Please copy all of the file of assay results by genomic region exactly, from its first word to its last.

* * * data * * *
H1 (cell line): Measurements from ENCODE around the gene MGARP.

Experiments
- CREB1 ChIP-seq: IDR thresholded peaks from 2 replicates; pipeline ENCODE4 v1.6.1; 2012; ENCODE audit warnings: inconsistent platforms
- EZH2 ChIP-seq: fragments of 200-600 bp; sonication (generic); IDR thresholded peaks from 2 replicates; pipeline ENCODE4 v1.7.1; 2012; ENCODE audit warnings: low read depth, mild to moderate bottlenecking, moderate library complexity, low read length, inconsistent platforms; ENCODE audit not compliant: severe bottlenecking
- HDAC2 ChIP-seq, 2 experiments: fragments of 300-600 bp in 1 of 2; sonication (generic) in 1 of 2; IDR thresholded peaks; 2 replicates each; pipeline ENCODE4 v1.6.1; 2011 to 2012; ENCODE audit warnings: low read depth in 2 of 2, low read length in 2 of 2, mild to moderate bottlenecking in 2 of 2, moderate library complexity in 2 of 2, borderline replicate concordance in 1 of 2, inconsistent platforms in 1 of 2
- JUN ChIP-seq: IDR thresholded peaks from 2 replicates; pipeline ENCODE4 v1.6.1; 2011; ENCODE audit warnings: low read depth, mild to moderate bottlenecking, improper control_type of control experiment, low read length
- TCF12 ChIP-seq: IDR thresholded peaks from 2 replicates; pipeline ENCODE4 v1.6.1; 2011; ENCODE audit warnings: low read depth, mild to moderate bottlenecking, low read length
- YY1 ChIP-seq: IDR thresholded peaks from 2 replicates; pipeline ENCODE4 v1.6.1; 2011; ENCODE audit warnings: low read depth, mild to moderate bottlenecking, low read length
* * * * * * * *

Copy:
H1 (cell line): Measurements from ENCODE around the gene MGARP.

Experiments
- CREB1 ChIP-seq: IDR thresholded peaks from 2 replicates; pipeline ENCODE4 v1.6.1; 2012; ENCODE audit warnings: inconsistent platforms
- EZH2 ChIP-seq: fragments of 200-600 bp; sonication (generic); IDR thresholded peaks from 2 replicates; pipeline ENCODE4 v1.7.1; 2012; ENCODE audit warnings: low read depth, mild to moderate bottlenecking, moderate library complexity, low read length, inconsistent platforms; ENCODE audit not compliant: severe bottlenecking
- HDAC2 ChIP-seq, 2 experiments: fragments of 300-600 bp in 1 of 2; sonication (generic) in 1 of 2; IDR thresholded peaks; 2 replicates each; pipeline ENCODE4 v1.6.1; 2011 to 2012; ENCODE audit warnings: low read depth in 2 of 2, low read length in 2 of 2, mild to moderate bottlenecking in 2 of 2, moderate library complexity in 2 of 2, borderline replicate concordance in 1 of 2, inconsistent platforms in 1 of 2
- JUN ChIP-seq: IDR thresholded peaks from 2 replicates; pipeline ENCODE4 v1.6.1; 2011; ENCODE audit warnings: low read depth, mild to moderate bottlenecking, improper control_type of control experiment, low read length
- TCF12 ChIP-seq: IDR thresholded peaks from 2 replicates; pipeline ENCODE4 v1.6.1; 2011; ENCODE audit warnings: low read depth, mild to moderate bottlenecking, low read length
- YY1 ChIP-seq: IDR thresholded peaks from 2 replicates; pipeline ENCODE4 v1.6.1; 2011; ENCODE audit warnings: low read depth, mild to moderate bottlenecking, low read length